Identification methods include a culture medium for presumptive identification, a sensitivity assay to filter discs impregnated with a saturated solution of the vibriostatic agent 0/129 (2,4-diamino-6,7-diisopropylteridine), nitrate reduction, presence of oxidase, catalase and arginine decarboxylase, reaction with monoclonal antibodies and antiflagellar antiserum, and hybridization with specific 16S ribosomal ribonucleic acid (rRNA) oligonucleotides[2] [3][4][5] [6][7]. Vibrio species can be identified using monoclonal antibodies (MAbs).

V. vulnificus can be identified using an ELISA for the haemolysin and PCR. Pathology for V. ordalii tends to be more localised to the muscle and areas of the salmonid skin, but can also be found in loose connective tissue of the gills, throughout the GI tract and in the pyloric caeca.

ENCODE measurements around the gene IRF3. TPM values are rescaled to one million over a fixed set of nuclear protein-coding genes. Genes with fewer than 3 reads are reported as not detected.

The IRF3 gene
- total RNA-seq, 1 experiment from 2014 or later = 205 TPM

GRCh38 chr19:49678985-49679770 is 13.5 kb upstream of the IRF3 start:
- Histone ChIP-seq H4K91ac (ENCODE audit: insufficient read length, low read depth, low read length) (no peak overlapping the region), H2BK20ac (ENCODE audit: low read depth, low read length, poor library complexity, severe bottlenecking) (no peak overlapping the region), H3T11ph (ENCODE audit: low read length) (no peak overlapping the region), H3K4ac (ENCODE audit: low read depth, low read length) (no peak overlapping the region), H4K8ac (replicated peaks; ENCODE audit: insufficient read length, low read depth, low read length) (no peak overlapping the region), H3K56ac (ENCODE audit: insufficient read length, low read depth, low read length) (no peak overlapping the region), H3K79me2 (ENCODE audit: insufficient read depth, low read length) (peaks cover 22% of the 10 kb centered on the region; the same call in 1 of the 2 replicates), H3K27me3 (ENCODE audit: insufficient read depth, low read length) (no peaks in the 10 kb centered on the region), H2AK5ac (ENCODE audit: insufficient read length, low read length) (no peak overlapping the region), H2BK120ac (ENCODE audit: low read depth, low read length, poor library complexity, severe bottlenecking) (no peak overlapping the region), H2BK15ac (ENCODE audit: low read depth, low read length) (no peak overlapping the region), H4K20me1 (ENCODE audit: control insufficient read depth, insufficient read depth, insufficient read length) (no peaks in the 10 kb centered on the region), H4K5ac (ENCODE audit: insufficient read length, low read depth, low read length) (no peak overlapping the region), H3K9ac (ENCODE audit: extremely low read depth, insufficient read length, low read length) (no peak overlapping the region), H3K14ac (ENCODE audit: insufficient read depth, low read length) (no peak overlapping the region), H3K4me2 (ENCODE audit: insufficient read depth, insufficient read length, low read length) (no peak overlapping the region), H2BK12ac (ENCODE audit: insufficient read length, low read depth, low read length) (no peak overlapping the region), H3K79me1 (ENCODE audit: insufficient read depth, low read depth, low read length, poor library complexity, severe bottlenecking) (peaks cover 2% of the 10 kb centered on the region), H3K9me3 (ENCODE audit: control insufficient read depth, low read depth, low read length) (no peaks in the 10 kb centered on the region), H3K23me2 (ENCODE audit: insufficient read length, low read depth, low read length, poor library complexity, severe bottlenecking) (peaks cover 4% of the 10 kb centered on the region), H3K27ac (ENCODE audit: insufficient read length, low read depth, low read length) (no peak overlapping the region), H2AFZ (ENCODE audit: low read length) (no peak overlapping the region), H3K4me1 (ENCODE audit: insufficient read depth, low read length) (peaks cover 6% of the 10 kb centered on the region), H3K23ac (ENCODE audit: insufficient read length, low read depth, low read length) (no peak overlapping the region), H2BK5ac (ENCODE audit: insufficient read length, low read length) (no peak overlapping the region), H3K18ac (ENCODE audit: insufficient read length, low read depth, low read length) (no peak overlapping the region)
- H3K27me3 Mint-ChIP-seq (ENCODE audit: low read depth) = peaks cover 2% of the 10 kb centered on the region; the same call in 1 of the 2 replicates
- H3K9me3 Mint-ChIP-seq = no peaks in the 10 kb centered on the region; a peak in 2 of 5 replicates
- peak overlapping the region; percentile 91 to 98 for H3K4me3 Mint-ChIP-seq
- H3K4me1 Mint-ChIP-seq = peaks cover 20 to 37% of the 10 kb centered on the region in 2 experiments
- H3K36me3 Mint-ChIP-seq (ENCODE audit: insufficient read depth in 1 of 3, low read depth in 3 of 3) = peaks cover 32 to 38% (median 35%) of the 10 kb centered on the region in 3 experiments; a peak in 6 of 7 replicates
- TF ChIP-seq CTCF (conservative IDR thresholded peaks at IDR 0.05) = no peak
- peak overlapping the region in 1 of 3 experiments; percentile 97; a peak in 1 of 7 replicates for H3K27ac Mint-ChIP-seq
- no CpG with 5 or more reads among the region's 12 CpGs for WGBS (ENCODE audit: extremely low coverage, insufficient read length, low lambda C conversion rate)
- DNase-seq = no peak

V. salmonicida also known as haemorrhagic syndrome, show haemorrhaging in the integument surrounding the internal organs and the fish are anaemic and fry show splenamegaly, cataracts and cranial haemorrhage. Whereas V. damsela shows mainly ulcerations from 0.5-2cm in diameter and are characterised by muscle lysis and histiocytes within the dermis and skeletal muscle of Chromis punctipinnis[8].

Treatment

Fish can be treated with ampicillin, chloramphenicol, nalidixic acid derivatives, nitrofurans, sulphonamides and trimethoprim. Drug resistant strains have appeared because of extensive use of these chemicals.

Control

A formalin-killed V. anguillarium vaccine is available and can be administered via intraperitoneal injection, immersion or oral administration.


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References

  1. Frerichs, G.N., Roberts, R.J., (1989) The bacteriology of teleosts. In: Roberts RJ, ed. Fish Pathology. London: Baillière Tindall, 289-319.